• Contextual errors – this is the major fault with most CAT tools. A machine cannot yet be programmed to fully understand the context of how a certain word or phrase is being used. Even strings of text which have been matched in a Translation Memory need to be checked by a human translator to ensure contextual accuracy.
  • Struggles with literary texts – the problem of context is compounded in instances where CAT tools are used to attempt to translate works of literature. The number of different and deeper meanings behind each phrase or word – sometimes several at the same time – mean a translator needs to be allowed some creativity in order to match it. A computer isn’t yet capable of doing this.
  • Localisation is not included – proper and effective localisation is a critical part of any translation project. Will the target audience understand direct translations of the content’s metaphors, colloquialisms, or idioms? These are the sort of obvious translation errors which a human would avoid.
  • Security can be an issue – if a document contains confidential information, so does the TM generated during the translation of that document. So web-based Computer Assisted Translation tools need special scrutiny to ensure information security is not compromised.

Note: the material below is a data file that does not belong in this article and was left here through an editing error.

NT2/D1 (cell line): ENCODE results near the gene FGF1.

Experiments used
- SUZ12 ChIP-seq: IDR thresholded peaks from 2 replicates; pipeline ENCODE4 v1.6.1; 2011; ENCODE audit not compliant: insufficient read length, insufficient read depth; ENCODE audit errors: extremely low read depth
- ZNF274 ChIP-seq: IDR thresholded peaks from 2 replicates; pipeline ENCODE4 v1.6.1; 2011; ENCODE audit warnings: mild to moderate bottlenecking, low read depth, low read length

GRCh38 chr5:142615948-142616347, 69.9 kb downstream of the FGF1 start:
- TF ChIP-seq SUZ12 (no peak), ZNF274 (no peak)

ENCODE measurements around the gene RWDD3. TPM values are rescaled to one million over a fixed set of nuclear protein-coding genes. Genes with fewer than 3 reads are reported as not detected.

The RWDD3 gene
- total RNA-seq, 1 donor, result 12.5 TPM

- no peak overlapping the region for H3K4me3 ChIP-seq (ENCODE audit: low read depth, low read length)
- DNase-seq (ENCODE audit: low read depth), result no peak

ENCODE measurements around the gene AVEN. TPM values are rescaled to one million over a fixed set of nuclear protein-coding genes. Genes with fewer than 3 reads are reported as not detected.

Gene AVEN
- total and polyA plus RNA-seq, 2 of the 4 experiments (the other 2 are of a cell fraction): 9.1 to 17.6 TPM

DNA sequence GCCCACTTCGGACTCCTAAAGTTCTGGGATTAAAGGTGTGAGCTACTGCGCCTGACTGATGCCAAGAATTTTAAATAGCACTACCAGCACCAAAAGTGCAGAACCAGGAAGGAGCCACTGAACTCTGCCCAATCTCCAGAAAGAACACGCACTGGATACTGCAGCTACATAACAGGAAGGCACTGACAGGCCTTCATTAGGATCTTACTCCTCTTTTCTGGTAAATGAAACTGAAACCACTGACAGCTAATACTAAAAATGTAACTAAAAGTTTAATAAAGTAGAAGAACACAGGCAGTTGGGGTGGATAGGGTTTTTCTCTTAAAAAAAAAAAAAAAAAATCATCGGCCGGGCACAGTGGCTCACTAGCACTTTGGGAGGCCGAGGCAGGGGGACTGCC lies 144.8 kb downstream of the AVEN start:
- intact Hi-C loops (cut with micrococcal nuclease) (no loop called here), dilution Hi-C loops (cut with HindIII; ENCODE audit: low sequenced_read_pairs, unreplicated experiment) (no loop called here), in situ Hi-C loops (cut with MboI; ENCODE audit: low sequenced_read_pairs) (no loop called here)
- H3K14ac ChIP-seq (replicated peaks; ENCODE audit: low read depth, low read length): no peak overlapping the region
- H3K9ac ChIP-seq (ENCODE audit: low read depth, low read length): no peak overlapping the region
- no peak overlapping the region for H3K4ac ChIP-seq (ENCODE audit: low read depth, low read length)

When is it a good idea to use CAT tools?CAT tools clearly have a time and place where their use is an advantage. The more technical a document, the more often there are repeated phrases which can only have one clear meaning – the more utility CAT tools are going to have for a translator.
But there are both advantages and disadvantages of Computer-Assisted Translation tools which should be borne in mind when they’re being used. For the same reason that full Machine Translation can’t compete with a professional human translator – namely, because a computer can’t understand context or the deeper meaning of any phrase – CAT tools need to be carefully monitored when in use. And only used on projects where they’re a definite bonus.Asian Absolute – the best of both worldsBy placing Translation Memories and other advanced translation tools in the hands of experienced native speaker linguists, Asian Absolute always makes sure your project gets a fast turnaround time – as well as 100% accuracy and smart localisation.
Used by multinational corporations and small businesses across Asia, the Middle East, Europe, and the Americas for over sixteen years, we make getting the translation services you need simple.
Talk to your local Asian Absolute team now, and get a free quote on your latest project at your request.